By Priyanka Borpujari
| GLOBE CORRESPONDENT JANUARY 02, 2013
A Bangladeshi Army soldier walked through rows of burnt sewing machines after a November factory fire killed 112 workers.
AT 4:45 p.m. on March 25, 2011, hundreds of bells rang across cities and towns in the United States to commemorate the 100th anniversary of the Triangle Shirtwaist factory fire. The fire, which killed 146 garment workers — 129 of them women — managed to get the New York State Legislature to create the Factory Investigative Commission, which eventually made way for better labor laws.
It has been a century since that fire that woke up the United States to labor and worker safety reforms. But nothing has changed in another part of the world — where many US companies are currently manufacturing their products. On Nov. 24, 2012, 112 garment workers were killed in a blaze at the Tazreen Fashions factory in Dhaka, Bangladesh. Just two months earlier, on Sept. 5, 25 workers at a fireworks factory in Sivakasi, India, were killed under similar circumstances; a week later, a total of 283 workers died in two separate fires in Pakistan — 258 in a garment factory in Karachi, and 25 in a shoe factory in Lahore. Two years ago, 29 people were killed in a similar fire in Dhaka, Bangladesh, while manufacturing Gap products. In each of the cases, the fires were followed by a blame game over responsibility and liability. Interestingly, only the fire in Bangladesh has made international headlines because the factory was used by one of the suppliers of Walmart.
But will this well-deserved media attention bring about justice for the families of the victims? An incident like this surely does not go down well in the annual report of companies. For the American companies that worked through numerous intermediaries to get their products made cheaply, the immediate response has repeatedly been to disassociate from the incident, and thereby avoid taking any responsibility for any safety lapse or liability. Walmart has said that it has already fired its supplier, Success Apparel, which had outsourced work to a company called Tuba Group, which owns the Tazreen Fashions factory. Success Apparel has said that it did not know its clothes were being made at the Tazreen Fashions factory. In this maze of subcontracting, which is a norm in the race to minimize costs, the lives of the workers are in limbo, with nobody ready to take responsibility for their working conditions.
Only $470 million has been doled out by Union Carbide Corporation as compensation to the victims of the Bhopal gas tragedy, one of the world’s worst industrial disasters. On Dec. 2, 1984, 27 tons of methyl isocyanate leaked into the city of Bhopal in central India, killing 25,000 people to date, with 120,000 still suffering from air and water pollution. Dow Chemical Company, which merged with Union Carbide in 2001, denies any liability for the incident. It continues to evade Indian courts and the demand for compensation. Almost three decade since the accident, Bhopalis await justice. A horrible disaster, a worse injustice thereafter.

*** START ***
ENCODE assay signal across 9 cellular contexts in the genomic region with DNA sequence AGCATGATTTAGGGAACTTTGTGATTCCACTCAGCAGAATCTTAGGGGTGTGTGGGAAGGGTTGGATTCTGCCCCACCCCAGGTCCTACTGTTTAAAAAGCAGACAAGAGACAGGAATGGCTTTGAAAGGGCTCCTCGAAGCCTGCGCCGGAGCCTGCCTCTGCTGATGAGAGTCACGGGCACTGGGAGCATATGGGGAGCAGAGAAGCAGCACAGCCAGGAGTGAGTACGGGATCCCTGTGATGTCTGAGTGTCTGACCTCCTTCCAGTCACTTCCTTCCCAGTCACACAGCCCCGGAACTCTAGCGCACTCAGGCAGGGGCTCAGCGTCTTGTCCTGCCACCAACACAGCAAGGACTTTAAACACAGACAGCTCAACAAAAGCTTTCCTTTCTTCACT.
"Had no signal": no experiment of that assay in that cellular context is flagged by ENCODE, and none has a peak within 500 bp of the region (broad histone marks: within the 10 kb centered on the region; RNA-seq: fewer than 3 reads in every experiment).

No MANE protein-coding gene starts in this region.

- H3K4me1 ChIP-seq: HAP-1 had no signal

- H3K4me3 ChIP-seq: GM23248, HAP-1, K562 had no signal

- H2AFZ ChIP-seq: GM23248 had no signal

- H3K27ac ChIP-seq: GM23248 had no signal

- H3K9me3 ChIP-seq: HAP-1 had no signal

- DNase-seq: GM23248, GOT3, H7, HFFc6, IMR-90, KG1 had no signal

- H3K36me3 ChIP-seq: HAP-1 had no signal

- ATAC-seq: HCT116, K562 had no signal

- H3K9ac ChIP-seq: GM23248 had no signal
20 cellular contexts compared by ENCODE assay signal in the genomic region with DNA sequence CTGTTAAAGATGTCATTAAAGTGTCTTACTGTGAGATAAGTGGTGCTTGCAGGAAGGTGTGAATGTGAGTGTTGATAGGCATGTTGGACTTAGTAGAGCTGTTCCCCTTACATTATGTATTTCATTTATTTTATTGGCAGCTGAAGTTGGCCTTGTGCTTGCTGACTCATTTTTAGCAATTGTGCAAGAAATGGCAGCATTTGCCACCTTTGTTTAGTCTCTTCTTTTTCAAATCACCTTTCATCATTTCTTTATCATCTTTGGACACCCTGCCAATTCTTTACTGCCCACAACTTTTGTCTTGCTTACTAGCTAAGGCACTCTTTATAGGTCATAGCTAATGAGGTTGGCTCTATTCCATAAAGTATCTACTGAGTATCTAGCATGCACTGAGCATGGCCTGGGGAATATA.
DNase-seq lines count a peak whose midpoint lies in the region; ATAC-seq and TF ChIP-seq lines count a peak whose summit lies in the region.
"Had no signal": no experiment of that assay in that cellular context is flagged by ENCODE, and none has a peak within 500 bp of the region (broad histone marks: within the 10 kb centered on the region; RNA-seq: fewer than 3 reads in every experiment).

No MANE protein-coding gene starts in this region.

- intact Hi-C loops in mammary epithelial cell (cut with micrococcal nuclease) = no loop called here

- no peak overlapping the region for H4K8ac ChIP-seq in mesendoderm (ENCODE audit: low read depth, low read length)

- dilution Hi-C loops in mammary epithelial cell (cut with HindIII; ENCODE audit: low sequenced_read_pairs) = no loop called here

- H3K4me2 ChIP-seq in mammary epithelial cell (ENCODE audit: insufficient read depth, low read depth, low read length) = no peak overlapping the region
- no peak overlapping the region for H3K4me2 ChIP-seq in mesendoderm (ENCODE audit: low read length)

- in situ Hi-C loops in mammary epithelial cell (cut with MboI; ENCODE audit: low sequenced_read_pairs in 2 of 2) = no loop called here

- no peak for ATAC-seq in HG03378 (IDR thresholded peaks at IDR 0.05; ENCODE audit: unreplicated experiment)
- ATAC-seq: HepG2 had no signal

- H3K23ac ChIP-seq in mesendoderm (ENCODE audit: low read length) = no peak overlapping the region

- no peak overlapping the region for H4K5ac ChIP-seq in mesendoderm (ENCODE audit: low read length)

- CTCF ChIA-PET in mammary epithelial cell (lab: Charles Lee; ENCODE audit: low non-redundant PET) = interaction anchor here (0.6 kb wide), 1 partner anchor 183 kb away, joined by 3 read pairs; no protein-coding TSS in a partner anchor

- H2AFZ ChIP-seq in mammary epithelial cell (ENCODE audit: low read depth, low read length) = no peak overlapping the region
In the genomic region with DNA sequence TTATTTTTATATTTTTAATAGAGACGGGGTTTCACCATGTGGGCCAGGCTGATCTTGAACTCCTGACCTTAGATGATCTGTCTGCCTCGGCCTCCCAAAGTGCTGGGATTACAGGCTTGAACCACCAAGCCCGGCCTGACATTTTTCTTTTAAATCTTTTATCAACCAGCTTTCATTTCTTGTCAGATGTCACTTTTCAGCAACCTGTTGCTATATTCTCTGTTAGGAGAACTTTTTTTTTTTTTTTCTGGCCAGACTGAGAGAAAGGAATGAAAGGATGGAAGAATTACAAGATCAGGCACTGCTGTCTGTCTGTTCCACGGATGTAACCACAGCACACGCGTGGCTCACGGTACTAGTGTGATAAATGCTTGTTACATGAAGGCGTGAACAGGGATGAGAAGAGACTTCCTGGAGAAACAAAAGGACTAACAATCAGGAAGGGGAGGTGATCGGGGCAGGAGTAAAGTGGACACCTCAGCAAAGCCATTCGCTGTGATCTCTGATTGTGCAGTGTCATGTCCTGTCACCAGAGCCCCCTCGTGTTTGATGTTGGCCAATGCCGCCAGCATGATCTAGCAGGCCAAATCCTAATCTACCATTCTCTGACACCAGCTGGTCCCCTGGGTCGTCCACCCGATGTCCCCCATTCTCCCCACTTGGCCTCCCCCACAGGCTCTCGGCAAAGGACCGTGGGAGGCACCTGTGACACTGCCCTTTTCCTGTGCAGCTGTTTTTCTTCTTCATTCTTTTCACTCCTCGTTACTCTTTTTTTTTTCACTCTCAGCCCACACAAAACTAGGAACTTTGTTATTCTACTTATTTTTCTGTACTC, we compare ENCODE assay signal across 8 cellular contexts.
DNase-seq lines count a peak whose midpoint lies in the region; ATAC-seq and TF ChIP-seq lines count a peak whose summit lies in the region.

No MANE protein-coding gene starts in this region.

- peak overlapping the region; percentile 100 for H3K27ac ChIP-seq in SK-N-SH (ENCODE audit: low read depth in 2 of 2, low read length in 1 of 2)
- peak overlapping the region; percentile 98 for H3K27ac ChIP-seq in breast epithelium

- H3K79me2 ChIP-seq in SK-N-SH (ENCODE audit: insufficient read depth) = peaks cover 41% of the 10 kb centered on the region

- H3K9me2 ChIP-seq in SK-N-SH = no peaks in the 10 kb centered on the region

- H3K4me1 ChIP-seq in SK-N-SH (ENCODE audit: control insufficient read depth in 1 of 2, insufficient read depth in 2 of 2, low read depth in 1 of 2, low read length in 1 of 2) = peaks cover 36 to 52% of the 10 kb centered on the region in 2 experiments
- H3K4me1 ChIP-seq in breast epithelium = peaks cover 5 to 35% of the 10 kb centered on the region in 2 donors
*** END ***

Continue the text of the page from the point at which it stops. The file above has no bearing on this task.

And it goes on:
Time and again, corporations have tried to save face by sponsoring sporting events and launching humanitarian foundations. Dow Chemical was the worldwide partner for the London Olympics in 2012. But wouldn’t taking up responsibility for accidents and cleaning up the mess be a better and more credible PR exercise to impress their audience?
But that audience surely does not include workers. At a 2011 meeting to find ways to improve safety at Bangladesh garment factories, according to Bloomberg News, Walmart and Gap officials told attendees that they were not willing to participate in paying for the electrical and fire safety of the 4,500 garment factories in the country. This, they said, was financially nonviable. But the Washington-based Worker Rights Consortium has found that such essential safety upgrades would cost just 10 cents per garment. Yet, for Walmart, which has been reported to outsource the making of garments worth more than $1 billion a year in Bangladesh, saving 10 cents per item appears to be more important than the safety of the workers.
Walmart rides high on its popularity in the United States. With economics and numbers fueling a company’s growth, might it be possible for Walmart’s customer base to demand their favorite store act more responsibly, even as they continue to enjoy its competitively low prices? Perhaps it is up to its customers to decide if 10 cents for a garment is more expensive than the safety of the person who makes it under pathetic conditions. A new wave of safety reforms is also needed, along with a corporate social responsibility that goes beyond events sponsorships and colorful brochures with photographs of smiling children.